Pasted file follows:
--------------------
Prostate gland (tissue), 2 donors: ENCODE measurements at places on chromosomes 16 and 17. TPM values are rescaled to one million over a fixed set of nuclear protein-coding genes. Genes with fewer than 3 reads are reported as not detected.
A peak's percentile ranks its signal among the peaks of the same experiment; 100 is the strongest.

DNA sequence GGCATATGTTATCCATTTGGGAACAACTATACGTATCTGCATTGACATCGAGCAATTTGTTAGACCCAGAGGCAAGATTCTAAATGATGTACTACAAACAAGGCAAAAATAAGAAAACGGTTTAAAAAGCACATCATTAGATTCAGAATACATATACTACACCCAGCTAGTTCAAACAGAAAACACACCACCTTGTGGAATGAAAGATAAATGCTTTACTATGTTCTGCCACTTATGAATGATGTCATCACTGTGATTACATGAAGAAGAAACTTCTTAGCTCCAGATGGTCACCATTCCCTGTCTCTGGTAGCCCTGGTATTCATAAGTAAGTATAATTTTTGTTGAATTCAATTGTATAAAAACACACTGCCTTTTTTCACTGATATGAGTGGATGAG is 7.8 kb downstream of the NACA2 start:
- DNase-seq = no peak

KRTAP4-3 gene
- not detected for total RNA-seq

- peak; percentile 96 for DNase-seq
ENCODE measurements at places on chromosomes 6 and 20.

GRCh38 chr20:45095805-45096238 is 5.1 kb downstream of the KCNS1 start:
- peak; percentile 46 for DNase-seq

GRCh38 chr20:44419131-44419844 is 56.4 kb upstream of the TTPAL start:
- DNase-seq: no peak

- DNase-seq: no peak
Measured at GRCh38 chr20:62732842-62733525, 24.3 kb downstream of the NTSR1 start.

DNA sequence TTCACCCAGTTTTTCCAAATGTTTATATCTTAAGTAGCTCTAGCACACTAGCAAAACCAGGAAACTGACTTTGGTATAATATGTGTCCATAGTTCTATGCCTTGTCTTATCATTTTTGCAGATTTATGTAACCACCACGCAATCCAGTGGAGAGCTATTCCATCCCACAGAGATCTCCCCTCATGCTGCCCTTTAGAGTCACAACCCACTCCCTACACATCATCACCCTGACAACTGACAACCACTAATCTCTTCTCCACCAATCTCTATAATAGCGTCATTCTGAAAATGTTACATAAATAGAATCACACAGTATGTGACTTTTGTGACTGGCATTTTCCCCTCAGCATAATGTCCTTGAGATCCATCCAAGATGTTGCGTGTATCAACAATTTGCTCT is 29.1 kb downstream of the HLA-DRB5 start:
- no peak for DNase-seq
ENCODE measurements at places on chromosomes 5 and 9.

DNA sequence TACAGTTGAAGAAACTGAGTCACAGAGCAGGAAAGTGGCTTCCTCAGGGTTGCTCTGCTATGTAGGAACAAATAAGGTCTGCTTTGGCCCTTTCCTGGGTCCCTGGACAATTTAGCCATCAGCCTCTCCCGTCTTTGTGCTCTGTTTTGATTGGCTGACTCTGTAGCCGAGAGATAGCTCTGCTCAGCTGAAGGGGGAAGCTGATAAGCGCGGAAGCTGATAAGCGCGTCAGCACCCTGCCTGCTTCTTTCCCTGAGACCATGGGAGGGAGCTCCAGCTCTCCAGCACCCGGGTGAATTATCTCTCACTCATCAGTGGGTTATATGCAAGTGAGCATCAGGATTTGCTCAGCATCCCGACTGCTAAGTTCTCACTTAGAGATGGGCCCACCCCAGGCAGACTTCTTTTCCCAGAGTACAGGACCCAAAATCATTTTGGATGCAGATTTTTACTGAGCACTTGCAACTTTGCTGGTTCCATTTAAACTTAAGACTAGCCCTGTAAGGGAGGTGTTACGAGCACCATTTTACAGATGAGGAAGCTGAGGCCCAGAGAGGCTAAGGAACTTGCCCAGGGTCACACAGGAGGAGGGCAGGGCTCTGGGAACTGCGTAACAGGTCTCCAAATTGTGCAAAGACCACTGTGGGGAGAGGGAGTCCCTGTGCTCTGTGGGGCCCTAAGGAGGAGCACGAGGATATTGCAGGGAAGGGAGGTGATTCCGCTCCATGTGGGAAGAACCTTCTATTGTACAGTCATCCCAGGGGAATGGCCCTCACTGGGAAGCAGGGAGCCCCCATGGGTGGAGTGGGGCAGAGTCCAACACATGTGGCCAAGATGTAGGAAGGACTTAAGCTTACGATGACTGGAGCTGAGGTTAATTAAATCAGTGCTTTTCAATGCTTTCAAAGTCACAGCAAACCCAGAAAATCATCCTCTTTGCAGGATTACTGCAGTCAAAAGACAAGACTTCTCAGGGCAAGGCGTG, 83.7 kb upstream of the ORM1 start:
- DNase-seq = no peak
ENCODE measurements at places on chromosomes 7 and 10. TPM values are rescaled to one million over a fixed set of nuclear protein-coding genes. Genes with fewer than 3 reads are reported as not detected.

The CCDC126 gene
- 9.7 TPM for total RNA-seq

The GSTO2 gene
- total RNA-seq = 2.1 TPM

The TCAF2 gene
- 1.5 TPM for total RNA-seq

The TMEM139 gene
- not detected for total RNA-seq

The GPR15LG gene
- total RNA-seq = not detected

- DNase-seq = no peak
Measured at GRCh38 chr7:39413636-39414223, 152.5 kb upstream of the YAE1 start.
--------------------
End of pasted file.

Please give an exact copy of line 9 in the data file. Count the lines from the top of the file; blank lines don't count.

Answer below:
GRCh38 chr20:45095805-45096238 is 5.1 kb downstream of the KCNS1 start: